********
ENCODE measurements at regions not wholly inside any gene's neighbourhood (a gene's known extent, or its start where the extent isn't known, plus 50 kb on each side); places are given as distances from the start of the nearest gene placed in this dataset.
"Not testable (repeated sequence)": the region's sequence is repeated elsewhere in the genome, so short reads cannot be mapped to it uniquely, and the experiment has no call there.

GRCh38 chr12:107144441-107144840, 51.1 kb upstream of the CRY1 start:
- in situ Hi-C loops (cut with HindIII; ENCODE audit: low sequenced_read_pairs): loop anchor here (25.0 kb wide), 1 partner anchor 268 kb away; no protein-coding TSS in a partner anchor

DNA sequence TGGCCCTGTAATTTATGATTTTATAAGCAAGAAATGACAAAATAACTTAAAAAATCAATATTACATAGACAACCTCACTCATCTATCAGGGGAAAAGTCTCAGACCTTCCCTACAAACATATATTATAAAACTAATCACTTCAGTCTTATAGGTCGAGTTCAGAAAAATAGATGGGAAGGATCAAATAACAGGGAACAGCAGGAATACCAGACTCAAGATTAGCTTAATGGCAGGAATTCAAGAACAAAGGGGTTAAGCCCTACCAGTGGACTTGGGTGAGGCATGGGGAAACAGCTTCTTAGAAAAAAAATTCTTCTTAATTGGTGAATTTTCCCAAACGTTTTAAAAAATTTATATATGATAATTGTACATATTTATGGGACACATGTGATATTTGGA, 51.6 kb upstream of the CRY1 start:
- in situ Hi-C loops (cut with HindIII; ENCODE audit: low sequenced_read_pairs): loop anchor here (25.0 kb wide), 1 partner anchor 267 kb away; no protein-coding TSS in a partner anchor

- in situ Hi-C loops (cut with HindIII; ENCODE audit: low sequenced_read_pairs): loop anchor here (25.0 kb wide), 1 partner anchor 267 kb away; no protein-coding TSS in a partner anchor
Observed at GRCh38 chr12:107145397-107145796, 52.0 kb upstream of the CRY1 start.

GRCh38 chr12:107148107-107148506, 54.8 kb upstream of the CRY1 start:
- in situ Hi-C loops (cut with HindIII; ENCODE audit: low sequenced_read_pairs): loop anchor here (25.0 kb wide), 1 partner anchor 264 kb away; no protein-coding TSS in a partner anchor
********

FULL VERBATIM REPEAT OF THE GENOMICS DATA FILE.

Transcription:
ENCODE measurements at regions not wholly inside any gene's neighbourhood (a gene's known extent, or its start where the extent isn't known, plus 50 kb on each side); places are given as distances from the start of the nearest gene placed in this dataset.
"Not testable (repeated sequence)": the region's sequence is repeated elsewhere in the genome, so short reads cannot be mapped to it uniquely, and the experiment has no call there.

GRCh38 chr12:107144441-107144840, 51.1 kb upstream of the CRY1 start:
- in situ Hi-C loops (cut with HindIII; ENCODE audit: low sequenced_read_pairs): loop anchor here (25.0 kb wide), 1 partner anchor 268 kb away; no protein-coding TSS in a partner anchor

DNA sequence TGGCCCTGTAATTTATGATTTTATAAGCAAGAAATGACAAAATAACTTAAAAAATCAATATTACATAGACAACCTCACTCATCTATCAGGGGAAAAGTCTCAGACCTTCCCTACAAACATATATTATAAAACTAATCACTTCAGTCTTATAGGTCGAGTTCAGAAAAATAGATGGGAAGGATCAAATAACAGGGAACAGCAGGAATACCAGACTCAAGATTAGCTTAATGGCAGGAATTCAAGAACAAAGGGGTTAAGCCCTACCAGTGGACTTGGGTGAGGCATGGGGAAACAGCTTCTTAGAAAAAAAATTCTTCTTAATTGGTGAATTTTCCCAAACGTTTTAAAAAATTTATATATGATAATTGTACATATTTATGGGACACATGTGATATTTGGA, 51.6 kb upstream of the CRY1 start:
- in situ Hi-C loops (cut with HindIII; ENCODE audit: low sequenced_read_pairs): loop anchor here (25.0 kb wide), 1 partner anchor 267 kb away; no protein-coding TSS in a partner anchor

- in situ Hi-C loops (cut with HindIII; ENCODE audit: low sequenced_read_pairs): loop anchor here (25.0 kb wide), 1 partner anchor 267 kb away; no protein-coding TSS in a partner anchor
Observed at GRCh38 chr12:107145397-107145796, 52.0 kb upstream of the CRY1 start.

GRCh38 chr12:107148107-107148506, 54.8 kb upstream of the CRY1 start:
- in situ Hi-C loops (cut with HindIII; ENCODE audit: low sequenced_read_pairs): loop anchor here (25.0 kb wide), 1 partner anchor 264 kb away; no protein-coding TSS in a partner anchor